U.S. International Food Assistance Report, FY 2014

As in years past, U.S. food assistance programming in 2014 played out against dramatic and tragic backdrops of war, drought, typhoons and other natural disasters. It also appeared in less visible crises by helping women and children facing chronic hunger and poverty realize their potential and enhancing poor communities’ ability to feed themselves. It saved lives, rebuilt livelihoods, and mitigated the impacts of future crises by facilitating disaster preparedness. It kept girls in school, improved the nutrition of millions of children, and addressed the root causes of food insecurity in some of the poorest corners of the world. It continued to make important contributions to the U.S. Government’s global hunger and food security initiative, Feed the Future. The compassion and generosity of the American people were visible in every region of the world through the more than $1.8 billion of food assistance shown in Table 1 the United States provided.

World crises stretched the capacities and resources of the global humanitarian community. The United Nations (UN) declared five Level 3 – the UN’s highest designation – emergencies in fiscal year (FY) 2014, signaling exceptional measures were required to address them. These included Typhoon Haiyan in the Philippines and conflicts in the Central African Republic, South Sudan, and Syria. In West Africa, the Ebola outbreak created an extraordinary health emergency that not only killed thousands but seriously impacted food security for millions. Conflict in Iraq increased to such an extent that it replaced the Philippines as the fifth Level 3 emergency by the end of FY 2014. The scale and scope of displacement in 2014 was so dramatic that the United Nations declared more people were displaced in 2014 – over 50 million – than at any other time since World War II. In this time of rising global need the United States continued to seek ways to deliver aid as efficiently and effectively as possible, address nutritional needs of women and children, enhance the overall sustainability of food assistance results, and improve monitoring of precious resources.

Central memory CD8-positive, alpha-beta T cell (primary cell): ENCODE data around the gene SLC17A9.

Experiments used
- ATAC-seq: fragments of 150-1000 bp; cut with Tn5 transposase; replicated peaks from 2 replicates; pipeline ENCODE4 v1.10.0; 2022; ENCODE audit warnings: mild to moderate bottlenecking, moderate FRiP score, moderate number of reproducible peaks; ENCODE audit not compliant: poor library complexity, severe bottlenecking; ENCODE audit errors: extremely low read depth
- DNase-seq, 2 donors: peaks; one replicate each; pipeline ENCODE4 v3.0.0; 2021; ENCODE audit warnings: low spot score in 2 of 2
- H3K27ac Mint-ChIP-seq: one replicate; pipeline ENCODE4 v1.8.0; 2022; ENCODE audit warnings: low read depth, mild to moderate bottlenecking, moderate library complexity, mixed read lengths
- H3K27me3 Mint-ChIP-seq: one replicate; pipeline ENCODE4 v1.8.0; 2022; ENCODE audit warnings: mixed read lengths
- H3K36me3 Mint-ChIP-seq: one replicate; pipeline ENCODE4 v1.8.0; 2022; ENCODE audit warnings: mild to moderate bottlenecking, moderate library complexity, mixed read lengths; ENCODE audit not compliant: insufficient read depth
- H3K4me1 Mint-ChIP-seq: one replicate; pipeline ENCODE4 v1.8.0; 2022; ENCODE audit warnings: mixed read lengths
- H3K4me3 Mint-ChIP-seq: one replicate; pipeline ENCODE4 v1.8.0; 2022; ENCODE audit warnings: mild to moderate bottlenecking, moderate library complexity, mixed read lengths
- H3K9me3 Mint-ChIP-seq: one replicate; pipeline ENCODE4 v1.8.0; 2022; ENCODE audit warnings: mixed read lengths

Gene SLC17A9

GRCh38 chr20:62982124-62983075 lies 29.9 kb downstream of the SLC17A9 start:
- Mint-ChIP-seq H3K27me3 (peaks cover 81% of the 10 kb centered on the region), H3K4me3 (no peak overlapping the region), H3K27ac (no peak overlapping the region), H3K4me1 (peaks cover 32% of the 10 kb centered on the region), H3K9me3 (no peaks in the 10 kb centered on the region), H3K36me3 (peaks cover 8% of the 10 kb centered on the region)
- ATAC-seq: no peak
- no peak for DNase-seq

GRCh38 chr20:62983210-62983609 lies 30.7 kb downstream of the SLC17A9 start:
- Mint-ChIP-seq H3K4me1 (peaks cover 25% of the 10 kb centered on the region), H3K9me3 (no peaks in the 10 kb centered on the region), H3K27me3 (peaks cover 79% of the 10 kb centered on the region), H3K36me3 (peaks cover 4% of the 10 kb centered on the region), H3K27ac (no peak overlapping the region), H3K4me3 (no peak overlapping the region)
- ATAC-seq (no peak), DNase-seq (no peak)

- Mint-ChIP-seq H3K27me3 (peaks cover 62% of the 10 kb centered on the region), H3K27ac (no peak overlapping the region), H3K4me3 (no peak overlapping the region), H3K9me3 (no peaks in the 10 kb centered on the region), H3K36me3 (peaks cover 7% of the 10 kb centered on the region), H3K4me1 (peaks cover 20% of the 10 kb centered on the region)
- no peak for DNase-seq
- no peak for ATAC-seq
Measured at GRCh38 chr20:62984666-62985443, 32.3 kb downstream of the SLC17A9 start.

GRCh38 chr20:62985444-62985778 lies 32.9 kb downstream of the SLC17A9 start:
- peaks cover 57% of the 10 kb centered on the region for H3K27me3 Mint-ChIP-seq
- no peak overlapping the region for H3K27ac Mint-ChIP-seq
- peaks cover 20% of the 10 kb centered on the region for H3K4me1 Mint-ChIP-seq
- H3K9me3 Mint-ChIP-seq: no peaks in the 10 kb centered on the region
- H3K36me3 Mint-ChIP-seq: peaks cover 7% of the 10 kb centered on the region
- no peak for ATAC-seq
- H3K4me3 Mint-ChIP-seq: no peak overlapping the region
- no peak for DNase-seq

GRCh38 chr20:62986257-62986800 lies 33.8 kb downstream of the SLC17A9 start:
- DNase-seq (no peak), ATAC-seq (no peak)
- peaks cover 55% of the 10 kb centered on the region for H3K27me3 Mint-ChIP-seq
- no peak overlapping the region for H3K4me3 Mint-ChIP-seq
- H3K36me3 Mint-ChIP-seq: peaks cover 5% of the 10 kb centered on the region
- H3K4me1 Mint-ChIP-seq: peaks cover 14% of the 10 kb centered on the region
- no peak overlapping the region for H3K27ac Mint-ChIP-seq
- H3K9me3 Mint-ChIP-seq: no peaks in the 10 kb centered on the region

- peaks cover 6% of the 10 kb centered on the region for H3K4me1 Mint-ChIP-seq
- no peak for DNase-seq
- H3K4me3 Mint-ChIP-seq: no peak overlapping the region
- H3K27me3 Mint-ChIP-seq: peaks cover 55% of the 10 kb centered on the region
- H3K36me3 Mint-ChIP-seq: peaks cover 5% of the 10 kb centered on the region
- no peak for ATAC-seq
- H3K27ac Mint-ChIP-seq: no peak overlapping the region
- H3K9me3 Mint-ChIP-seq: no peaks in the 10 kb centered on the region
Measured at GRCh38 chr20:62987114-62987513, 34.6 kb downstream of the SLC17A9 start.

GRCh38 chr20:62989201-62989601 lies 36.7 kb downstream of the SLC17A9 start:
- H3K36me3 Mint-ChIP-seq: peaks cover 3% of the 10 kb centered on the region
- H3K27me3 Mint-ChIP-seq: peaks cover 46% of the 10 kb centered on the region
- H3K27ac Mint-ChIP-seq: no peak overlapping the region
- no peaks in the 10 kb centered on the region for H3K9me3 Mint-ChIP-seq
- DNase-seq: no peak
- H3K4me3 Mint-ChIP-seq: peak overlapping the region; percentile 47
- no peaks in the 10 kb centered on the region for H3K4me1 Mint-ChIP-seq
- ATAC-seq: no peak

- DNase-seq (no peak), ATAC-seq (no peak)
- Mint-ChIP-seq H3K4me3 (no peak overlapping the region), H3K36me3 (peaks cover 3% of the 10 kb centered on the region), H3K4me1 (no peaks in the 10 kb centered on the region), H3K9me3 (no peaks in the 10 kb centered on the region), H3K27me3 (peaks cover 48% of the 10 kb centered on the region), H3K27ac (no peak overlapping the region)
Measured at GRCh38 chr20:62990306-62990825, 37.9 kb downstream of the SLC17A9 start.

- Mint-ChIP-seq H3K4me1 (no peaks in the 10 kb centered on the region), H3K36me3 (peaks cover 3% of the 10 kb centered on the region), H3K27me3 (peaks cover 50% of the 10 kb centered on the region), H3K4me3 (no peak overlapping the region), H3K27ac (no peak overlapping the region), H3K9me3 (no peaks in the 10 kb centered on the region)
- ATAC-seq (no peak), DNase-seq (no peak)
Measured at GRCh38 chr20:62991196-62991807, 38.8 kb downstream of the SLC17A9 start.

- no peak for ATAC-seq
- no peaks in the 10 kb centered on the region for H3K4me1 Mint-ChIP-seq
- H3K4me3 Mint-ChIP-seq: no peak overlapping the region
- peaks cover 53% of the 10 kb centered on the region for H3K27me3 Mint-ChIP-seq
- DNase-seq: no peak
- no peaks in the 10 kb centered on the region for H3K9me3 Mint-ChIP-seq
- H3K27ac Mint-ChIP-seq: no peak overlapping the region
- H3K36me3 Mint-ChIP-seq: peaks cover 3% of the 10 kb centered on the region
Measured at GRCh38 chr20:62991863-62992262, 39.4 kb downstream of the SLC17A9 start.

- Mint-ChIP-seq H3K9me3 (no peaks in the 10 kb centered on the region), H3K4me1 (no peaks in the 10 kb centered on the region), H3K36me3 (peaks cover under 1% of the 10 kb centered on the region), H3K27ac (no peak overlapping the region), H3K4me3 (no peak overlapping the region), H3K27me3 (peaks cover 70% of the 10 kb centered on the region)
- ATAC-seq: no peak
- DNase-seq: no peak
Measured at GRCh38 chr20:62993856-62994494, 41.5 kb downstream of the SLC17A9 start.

USDA and USAID implemented their programs this year under the newly authorized Agricultural Act of 2014 (commonly referred to as the 2014 Farm Bill). This Farm Bill reaffirmed America’s resolve to be a leader in combating global hunger and malnutrition. It recognizes the important role of food assistance to build resilience of communities, mitigate and prevent food crises, and reduce the future need for emergency aid. It supports continued investments to improve the quality of food aid products to meet the nutritional needs of vulnerable populations. It offers increased flexibilities that allowed USAID to scale back its monetization practices, meeting the mandated 15-percent minimum in the Farm Bill, a change which contributed to $21 million in savings that were reinvested into food programs.

The Farm Bill also authorizes USDA to administer a Local and Regional Food Aid Procurement (LRP) program. LRP food assistance programming may include the use of food commodities and products from producers in local or regional proximity to food assistance recipients. The LRP program will be used to complement the McGovern-Dole International Food for Education and Child Nutrition Program (McGovern-Dole) through the use of products grown in recipient or nearby countries. Currently, USDA is developing policies and procedures for implementation of the LRP, which will be in place for projects in FY 2016.

These changes were celebrated as milestones that improved the overall efficiency and effectiveness of the U.S. global food assistance programs. The Administration will continue to work with Congress to discuss the best ways to leverage flexibility and to ensure that the United States sustains its global leadership role in food assistance. This report provides highlights of trends and activities for the year.

Friday, June 3, 2016 - 4:45pm